Category Archives: Social Justice

Drinking From The Same Well: White Supremacy, Misogyny, and the Fight for Justice in Solidarity

Director of Women’s Studies Alison Reiheld, an Associate Professor of Philosophy at SIUE, is on sabbatical leave this semester. Recent events, however, have driven her to think. And write. And keep acting.

CONTENT WARNING: gun violence, racist violence, anti-Semitic violence, gender-based violence. Where possible, images will honor the victims and will only show the faces of the perpetrators if they are obscured.

CONTENT REWARD: this is difficult, hard to read material. At the end, you will find some pictures of cute animals for relief.

“Understand that modern white supremacy, like many historical white supremacies, is anti-black, anti-Semitic, anti-immigrant, anti-woman, and more. Elliot Rodger, Dylann Roof, and the shooter in Pittsburgh drank from the same ideological well — a well we have to drain.” 

–Nicole Hemmer, tweetstorm on antisemitism and Charlottesville, Oct 27, 2018

Hemmer - white supremacy misogyny same well

Nine years ago on the 20th anniversary of the event, I learned about the massacre at Ecole Polytechnique in Montreal. In 1989, twenty-five year old Mark Lepine, armed with a rifle and a hunting knife, walked into a classroom at the university, separated the men from the women, claimed he was “fighting feminism” because it ruined his life, called all the women in the room feminists, and proceeded to shoot all nine women in the room, killing six before moving through the rest of the university where he killed more women and many men. In total, he killed 14 women, injured 10 other women and 4 men, and then turned the gun on himself. He chose Ecole Polytechnique because he had been denied admission and blamed feminists and women for taking a spot that he believed belonged to him by right. While searching his body, police found a suicide note and a list in his pocket of 19 prominent Canadian women including a journalist and a government minister. The note said that Lepine believed there was no place for women in engineering, that women were trying to take over men’s jobs, and that feminists were responsible for higher insurance costs. The Montreal Massacre remains the deadliest mass shooting in Canadian history and led to Canada’s current gun control laws. I had never heard of it.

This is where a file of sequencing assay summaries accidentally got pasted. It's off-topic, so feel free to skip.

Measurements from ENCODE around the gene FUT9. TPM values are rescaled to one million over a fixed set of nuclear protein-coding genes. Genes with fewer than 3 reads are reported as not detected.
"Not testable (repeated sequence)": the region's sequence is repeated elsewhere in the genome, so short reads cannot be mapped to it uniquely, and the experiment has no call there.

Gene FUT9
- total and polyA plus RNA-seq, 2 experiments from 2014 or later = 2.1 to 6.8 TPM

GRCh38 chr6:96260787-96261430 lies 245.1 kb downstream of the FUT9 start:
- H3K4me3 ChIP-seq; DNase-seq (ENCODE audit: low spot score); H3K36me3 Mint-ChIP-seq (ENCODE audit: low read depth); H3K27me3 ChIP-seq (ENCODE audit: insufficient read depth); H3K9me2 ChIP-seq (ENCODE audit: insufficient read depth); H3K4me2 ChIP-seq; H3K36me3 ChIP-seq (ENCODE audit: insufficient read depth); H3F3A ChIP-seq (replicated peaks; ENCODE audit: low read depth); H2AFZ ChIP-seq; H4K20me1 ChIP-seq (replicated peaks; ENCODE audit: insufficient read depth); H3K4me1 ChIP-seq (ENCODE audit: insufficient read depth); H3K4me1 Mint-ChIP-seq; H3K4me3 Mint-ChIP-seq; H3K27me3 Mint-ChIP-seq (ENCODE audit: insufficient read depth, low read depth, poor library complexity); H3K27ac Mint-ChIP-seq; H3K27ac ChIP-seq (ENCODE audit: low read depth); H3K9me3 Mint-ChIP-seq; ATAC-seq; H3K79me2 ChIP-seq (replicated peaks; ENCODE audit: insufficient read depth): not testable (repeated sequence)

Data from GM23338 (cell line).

Montreal Massacre victims

The 14 women engineering students murdered by Marc Lepine in Montreal, Canada at Ecole Polytechnique

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Favorite Feminist Heroes, Part 2: Gloria Anzaldúa

Our second installment in our Women’s History Month miniseries on Favorite Feminist Heroes comes to us from SIUE Director of Women’s Studies and Associate Professor of Philosophy Alison Reiheld. Don’t miss Part 1 from Sociology Prof Kiana Cox, and keep reading for more!

10-6-17 laughing

Alison Reiheld

My favorite feminist hero is Gloria Anzaldúa, who has been a big influence on me as a as my thinking has developed. Her identity as a queer Chicana feminist born and raised in the Rio Grand Valley on the US side of the border is reflected in her writing. Perhaps her most famous work, and certainly the one that most deeply affected me, is Borderlands/La Frontera: The New Mestiza. Another one not to miss is the anthology she co-edited called This Bridge Called My Back: Writings by Radical Women of ColorNot long ago, she even got her own Google doodle.   Anzaldúa considered the impact of crushing heteronormativity, of being perceived in America as Other, and the ongoing impact of colonialism on the lives of Mestiza women whose heritage includes both native peoples and European colonizers. She also worked from her experience of growing up with a chronic medical condition and provides food for thought for folks working in disability studies. As a result of these many intersecting identities, she felt that she lived in many worlds at once.  Rather than seeing this as a source of a fractured self, Anzaldúa developed the concept of border-crossing and bridge-building as metaphors for a productive way of existing in a diverse world with people from other groups and also across multiple group memberships. Border-crossing means being in deliberate contact with people who are different from oneself and working to understand their lives and needs, being able to live and be in community with many people.  Of course, there is a lot more to it than this, but we could all use a little mental border-crossing and bridge-building skill in this world of ours.

If you’re interested in how Anzaldúa’s work continues to live on after her death, check out the cool Podcast “Anzaldúing It” (“2 best friends + queer Latinx woes. Powered by echale ganas, tacos, cochinita pibil and Selena. Episodes come out every other Week!”) or this sweet half-hour long NPR show commemorating her work.  

 

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Favorite Feminist Heroes, Part 1: Maria Miller Stewart